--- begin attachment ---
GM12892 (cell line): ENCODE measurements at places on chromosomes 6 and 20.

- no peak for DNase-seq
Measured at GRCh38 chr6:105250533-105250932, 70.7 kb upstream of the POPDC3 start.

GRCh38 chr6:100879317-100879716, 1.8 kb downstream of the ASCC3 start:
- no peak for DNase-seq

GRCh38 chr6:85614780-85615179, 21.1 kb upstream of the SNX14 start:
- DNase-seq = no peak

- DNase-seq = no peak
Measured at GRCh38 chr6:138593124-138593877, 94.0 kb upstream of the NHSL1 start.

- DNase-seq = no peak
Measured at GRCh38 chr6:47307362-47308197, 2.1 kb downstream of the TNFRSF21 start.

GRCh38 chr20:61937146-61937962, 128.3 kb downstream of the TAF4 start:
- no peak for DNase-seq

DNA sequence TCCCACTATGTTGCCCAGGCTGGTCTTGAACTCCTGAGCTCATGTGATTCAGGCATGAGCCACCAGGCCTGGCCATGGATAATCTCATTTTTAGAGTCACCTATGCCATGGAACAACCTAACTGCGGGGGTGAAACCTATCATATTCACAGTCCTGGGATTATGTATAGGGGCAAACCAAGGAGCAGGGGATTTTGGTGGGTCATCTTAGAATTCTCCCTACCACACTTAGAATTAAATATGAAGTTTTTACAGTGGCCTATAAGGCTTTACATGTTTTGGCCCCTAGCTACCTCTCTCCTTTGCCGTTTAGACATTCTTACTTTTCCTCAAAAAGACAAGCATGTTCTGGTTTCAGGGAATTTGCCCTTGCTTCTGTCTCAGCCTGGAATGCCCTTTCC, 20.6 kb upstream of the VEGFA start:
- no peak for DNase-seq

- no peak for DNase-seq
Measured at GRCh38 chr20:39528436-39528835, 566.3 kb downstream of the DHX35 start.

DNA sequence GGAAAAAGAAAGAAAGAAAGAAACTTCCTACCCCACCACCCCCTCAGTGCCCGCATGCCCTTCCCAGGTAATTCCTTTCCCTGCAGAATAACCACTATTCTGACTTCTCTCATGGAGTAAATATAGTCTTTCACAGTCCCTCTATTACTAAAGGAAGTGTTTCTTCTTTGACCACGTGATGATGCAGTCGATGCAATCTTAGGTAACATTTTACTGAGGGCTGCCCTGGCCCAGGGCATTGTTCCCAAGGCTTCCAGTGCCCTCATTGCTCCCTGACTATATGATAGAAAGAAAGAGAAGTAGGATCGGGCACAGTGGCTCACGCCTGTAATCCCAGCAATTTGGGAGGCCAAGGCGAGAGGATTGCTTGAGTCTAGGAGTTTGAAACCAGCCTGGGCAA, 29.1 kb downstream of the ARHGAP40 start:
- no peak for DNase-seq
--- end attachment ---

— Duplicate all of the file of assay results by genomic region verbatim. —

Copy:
GM12892 (cell line): ENCODE measurements at places on chromosomes 6 and 20.

- no peak for DNase-seq
Measured at GRCh38 chr6:105250533-105250932, 70.7 kb upstream of the POPDC3 start.

GRCh38 chr6:100879317-100879716, 1.8 kb downstream of the ASCC3 start:
- no peak for DNase-seq

GRCh38 chr6:85614780-85615179, 21.1 kb upstream of the SNX14 start:
- DNase-seq = no peak

- DNase-seq = no peak
Measured at GRCh38 chr6:138593124-138593877, 94.0 kb upstream of the NHSL1 start.

- DNase-seq = no peak
Measured at GRCh38 chr6:47307362-47308197, 2.1 kb downstream of the TNFRSF21 start.

GRCh38 chr20:61937146-61937962, 128.3 kb downstream of the TAF4 start:
- no peak for DNase-seq

DNA sequence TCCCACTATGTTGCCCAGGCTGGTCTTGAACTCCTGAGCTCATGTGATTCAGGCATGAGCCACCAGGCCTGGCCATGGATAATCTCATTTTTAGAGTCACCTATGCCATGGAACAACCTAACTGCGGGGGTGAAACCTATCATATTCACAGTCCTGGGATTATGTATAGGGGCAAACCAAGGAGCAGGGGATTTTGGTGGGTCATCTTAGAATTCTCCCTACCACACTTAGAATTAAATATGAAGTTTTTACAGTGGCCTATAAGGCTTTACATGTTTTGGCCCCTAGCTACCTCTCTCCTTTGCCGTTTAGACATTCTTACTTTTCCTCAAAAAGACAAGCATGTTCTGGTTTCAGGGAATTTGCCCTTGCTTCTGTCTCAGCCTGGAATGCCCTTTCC, 20.6 kb upstream of the VEGFA start:
- no peak for DNase-seq

- no peak for DNase-seq
Measured at GRCh38 chr20:39528436-39528835, 566.3 kb downstream of the DHX35 start.

DNA sequence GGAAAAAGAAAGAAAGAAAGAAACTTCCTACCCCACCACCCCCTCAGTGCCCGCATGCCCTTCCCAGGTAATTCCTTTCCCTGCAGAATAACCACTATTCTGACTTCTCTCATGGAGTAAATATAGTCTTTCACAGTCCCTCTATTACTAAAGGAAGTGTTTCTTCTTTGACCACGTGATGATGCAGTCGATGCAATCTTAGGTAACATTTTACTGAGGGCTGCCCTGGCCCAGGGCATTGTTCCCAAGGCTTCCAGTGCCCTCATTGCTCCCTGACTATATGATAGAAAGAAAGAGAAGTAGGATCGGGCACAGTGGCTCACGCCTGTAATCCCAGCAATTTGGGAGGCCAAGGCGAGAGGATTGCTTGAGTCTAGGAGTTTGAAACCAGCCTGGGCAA, 29.1 kb downstream of the ARHGAP40 start:
- no peak for DNase-seq